Straws and cutlery are the first, but more single-use plastics are in the firing line.
Today, 1 March, is the day that South Australia drives ahead of the pack and leads the nation as it becomes the first state or territory to ban the use of single-use plastics. This includes bioplastic straws, utensils and stirrers labelled as compostable as they require strict industrial conditions to recycle.
Minister for Environment and Water David Speirs said, ”We are the first state in the country to take this action and from tomorrow (1 March) plastic drinking straws, cutlery and stirrers will be banned from sale, supply and distribution in South Australia.
“By being a first mover nationally we’ve already seen businesses who manufacture re-useable and compostable alternatives start to set up in South Australia, which means our single-use plastic ban will have significant economic benefits and create local jobs, as well as being good for the environment.”
However, there are some exemptions to the ban on single-use plastics. Various businesses such as cafes are allowed to keep single-use plastics, like straws, in their possession so long as they are kept hidden and only provided to customers with a disability or health needs. Nonetheless, these same businesses are being urged to find other alternatives.
”We will continue to consider more products such as takeaway coffee cups, plastic barrier bags and other takeaway food service items as market demand increases and other sustainable alternatives become available,” said David Speirs.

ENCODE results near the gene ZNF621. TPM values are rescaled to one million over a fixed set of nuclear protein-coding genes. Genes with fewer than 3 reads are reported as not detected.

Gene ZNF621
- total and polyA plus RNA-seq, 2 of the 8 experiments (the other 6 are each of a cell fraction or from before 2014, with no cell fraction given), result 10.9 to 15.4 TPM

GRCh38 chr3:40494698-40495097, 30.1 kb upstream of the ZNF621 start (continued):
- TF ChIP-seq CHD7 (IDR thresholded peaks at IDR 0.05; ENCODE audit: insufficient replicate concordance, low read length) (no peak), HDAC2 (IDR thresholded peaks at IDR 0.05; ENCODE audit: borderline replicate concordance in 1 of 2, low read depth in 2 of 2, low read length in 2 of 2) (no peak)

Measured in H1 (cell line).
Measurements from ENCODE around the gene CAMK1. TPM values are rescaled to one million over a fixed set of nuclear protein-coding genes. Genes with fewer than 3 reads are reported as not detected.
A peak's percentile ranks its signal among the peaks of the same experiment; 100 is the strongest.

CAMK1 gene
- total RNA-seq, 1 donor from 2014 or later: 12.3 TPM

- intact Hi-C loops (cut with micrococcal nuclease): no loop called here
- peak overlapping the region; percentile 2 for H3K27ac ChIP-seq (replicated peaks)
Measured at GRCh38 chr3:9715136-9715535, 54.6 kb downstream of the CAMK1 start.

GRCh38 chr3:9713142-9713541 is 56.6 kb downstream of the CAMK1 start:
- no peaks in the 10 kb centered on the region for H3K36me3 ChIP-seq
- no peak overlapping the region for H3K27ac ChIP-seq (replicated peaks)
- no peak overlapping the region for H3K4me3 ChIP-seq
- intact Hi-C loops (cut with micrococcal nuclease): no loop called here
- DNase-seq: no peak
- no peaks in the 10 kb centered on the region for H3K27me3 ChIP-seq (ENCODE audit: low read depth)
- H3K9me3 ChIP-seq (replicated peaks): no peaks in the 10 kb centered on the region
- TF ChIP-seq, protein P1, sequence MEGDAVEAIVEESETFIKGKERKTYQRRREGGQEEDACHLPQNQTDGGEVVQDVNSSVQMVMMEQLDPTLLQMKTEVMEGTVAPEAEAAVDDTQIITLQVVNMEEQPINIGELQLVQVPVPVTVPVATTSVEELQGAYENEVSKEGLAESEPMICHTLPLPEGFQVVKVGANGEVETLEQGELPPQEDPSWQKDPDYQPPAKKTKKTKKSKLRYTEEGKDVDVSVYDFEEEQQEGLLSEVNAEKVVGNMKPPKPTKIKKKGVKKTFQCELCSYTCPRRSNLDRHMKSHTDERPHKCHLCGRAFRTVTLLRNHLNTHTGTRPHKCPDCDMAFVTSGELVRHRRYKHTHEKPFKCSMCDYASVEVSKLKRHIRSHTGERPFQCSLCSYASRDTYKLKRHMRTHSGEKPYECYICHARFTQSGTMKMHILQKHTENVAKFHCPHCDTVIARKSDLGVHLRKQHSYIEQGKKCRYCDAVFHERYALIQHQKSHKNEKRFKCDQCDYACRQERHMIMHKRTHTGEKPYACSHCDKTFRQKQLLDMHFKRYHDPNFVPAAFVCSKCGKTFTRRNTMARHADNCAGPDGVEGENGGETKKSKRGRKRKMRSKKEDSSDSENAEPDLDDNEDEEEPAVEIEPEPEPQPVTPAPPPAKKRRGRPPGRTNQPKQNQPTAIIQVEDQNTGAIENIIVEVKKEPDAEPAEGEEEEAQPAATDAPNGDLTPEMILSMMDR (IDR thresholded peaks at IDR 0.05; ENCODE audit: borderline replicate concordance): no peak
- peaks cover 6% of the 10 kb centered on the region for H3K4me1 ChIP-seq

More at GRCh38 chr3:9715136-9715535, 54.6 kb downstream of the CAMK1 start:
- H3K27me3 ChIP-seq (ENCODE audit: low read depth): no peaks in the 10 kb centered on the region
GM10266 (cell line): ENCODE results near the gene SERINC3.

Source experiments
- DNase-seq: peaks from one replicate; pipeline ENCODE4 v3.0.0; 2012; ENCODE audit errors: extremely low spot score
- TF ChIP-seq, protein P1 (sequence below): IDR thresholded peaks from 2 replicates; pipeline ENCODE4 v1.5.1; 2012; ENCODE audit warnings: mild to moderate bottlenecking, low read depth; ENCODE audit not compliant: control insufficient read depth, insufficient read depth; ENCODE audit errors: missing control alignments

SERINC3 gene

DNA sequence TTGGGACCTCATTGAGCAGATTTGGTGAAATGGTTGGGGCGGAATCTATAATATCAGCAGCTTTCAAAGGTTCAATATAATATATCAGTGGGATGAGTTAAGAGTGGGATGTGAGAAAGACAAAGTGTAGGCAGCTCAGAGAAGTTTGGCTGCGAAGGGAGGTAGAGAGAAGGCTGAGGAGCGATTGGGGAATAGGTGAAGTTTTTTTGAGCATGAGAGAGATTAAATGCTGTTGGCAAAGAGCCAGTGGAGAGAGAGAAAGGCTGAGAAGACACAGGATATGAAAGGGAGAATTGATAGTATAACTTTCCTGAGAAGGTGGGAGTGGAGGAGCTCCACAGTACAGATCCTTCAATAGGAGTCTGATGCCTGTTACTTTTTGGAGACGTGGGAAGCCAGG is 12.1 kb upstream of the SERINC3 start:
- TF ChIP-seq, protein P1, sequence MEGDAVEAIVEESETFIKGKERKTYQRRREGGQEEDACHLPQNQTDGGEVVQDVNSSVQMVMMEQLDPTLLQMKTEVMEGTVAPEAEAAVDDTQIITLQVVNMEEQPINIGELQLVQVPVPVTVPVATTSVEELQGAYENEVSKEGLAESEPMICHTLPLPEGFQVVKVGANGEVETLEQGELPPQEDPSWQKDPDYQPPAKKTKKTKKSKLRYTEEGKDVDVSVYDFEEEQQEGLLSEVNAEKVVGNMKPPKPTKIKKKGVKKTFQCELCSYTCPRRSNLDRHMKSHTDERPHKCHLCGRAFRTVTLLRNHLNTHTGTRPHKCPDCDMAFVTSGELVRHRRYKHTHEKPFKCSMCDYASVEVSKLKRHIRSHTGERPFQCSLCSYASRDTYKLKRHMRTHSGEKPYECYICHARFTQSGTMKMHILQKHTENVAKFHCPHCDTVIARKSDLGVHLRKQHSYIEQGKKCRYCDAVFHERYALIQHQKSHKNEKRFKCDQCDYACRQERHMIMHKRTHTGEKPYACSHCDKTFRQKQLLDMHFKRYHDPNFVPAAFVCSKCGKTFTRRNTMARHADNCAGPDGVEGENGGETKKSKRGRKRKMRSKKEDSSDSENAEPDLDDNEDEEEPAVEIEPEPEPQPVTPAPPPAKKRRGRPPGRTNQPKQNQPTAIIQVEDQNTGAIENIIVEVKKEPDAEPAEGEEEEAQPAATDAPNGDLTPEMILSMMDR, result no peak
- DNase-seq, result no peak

”We are protecting our environment for future generations, reducing marine and other litter, and promoting the circular economy with a shift away from a single-use, throwaway mindset.
”Our legislation has been developed with the help of our Single-Use Plastics Taskforce which has representation from 15 different organisations, including people living with a disability.”
The passing of the Single-Use and Other Plastic Products (Waste Avoidance) Bill last year was good news for South Australia and good news for the environment.
The result followed a six-week-long consultation period where more than 3,500 responses were received. At the time, Environment Minister David Speirs said that a great majority of those responses were in favour of government intervention.
According to Green Industries SA, this passing of the Bill ”prohibits the sale, supply and distribution of certain single-use plastic products and establishes a framework for adding other products in the future.”
”The Marshall Liberal Government is ambitious for this legislation and won’t just stop at straws, cutlery and stirrers with expanded polystyrene cups, bowls, plates and clam-shell containers, and oxo-degradable plastic products to be banned in a years’ time,” continued Minister Speirs yesterday.
Certain businesses like pharmacies, local government offices, charities and medical facilities will be allowed to sell and supply single-use plastics.
Big ups South Australia.
For more info on South Australia’s ban on single-use plastics and what’s to come, head over to South Australia’s Replace the Waste website.